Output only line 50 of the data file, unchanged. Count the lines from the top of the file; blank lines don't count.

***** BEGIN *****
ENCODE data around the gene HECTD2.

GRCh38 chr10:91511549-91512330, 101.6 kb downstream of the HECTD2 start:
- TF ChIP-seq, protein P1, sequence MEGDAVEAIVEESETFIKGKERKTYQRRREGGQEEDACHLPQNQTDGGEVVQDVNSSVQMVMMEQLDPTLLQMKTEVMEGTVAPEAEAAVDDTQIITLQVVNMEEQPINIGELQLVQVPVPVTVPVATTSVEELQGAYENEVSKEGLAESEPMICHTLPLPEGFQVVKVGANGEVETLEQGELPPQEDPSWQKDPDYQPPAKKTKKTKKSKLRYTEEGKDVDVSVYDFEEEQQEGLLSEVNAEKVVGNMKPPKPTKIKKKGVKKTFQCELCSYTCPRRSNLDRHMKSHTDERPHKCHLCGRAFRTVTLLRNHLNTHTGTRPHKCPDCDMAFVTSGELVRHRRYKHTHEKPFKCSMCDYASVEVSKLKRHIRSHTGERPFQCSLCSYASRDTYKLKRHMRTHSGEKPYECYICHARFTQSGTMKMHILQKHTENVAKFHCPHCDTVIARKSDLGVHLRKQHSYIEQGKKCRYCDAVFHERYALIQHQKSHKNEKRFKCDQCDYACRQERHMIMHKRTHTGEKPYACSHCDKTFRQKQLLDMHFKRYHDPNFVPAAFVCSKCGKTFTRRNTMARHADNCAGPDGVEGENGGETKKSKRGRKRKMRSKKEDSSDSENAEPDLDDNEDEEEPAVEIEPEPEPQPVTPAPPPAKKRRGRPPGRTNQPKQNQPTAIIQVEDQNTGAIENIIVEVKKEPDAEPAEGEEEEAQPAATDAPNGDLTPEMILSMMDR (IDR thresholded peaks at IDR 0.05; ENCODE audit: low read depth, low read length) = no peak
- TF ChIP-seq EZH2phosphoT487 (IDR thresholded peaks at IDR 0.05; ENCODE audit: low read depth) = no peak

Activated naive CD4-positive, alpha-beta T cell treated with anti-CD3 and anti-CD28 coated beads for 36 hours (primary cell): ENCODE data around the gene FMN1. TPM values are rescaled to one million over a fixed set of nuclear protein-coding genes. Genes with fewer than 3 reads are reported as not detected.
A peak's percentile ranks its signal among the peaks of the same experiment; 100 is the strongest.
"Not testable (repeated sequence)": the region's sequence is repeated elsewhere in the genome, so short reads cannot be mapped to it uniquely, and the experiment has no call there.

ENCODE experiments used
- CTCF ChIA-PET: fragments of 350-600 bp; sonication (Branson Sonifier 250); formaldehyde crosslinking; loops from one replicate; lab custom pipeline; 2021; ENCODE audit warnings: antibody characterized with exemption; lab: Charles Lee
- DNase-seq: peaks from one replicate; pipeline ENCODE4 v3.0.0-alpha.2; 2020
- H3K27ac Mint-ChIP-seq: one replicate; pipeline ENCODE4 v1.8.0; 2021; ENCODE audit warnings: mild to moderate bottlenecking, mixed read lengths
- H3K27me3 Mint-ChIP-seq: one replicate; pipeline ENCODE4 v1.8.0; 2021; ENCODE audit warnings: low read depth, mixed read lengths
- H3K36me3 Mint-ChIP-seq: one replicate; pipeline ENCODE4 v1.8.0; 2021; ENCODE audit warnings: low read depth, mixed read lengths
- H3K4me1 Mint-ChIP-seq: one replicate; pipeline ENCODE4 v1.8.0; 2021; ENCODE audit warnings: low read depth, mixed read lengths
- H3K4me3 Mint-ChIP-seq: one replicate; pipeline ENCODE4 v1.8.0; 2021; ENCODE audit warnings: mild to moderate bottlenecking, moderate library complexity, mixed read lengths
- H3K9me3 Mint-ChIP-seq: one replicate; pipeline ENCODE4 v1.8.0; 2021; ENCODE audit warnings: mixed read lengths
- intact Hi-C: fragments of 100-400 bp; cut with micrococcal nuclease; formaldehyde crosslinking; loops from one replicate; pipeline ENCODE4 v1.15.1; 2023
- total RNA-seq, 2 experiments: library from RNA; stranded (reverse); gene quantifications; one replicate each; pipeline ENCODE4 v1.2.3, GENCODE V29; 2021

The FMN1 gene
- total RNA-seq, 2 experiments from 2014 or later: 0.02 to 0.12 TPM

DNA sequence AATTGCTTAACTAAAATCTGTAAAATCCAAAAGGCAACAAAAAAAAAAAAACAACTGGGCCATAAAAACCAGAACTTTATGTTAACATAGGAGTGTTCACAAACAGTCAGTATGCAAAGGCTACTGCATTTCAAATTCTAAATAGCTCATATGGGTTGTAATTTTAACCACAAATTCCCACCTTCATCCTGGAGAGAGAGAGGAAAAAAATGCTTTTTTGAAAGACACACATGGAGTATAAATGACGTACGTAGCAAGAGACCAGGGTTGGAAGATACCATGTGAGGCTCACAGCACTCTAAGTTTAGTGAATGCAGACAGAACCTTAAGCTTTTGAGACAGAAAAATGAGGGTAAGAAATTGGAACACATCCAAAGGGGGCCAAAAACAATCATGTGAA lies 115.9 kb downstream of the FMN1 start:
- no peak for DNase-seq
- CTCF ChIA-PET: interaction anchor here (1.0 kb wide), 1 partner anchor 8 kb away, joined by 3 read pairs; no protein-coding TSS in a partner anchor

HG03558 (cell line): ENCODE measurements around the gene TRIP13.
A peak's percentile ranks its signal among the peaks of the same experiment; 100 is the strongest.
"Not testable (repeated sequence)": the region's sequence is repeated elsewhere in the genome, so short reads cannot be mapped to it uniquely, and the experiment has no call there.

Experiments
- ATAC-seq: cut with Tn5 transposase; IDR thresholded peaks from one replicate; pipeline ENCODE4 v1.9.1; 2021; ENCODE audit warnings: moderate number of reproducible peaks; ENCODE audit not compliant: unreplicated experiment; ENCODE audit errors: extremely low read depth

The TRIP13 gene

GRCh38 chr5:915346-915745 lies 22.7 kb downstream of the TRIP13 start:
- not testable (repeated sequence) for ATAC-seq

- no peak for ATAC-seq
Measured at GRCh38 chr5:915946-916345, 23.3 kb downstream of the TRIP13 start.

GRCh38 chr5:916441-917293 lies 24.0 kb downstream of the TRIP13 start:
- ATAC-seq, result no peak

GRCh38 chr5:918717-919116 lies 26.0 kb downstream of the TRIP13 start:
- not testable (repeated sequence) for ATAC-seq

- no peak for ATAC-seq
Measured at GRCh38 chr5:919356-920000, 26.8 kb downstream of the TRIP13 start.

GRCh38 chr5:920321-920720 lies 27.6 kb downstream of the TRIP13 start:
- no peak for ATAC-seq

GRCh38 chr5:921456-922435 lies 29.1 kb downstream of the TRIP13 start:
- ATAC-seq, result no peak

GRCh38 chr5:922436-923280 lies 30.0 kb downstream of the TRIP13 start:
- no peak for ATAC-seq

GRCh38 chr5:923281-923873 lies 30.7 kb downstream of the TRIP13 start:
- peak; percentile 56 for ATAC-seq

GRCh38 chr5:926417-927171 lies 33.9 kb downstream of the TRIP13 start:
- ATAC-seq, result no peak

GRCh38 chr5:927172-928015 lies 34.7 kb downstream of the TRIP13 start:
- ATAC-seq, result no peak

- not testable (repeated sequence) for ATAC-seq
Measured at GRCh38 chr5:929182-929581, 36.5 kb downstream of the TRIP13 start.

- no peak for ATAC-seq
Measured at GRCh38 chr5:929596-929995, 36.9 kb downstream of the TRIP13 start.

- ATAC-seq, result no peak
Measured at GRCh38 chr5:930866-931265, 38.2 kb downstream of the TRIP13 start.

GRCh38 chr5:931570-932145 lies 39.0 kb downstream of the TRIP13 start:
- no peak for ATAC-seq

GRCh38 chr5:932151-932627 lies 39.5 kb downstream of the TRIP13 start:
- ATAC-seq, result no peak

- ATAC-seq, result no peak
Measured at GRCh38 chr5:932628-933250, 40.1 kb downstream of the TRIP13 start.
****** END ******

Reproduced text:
GRCh38 chr5:927172-928015 lies 34.7 kb downstream of the TRIP13 start: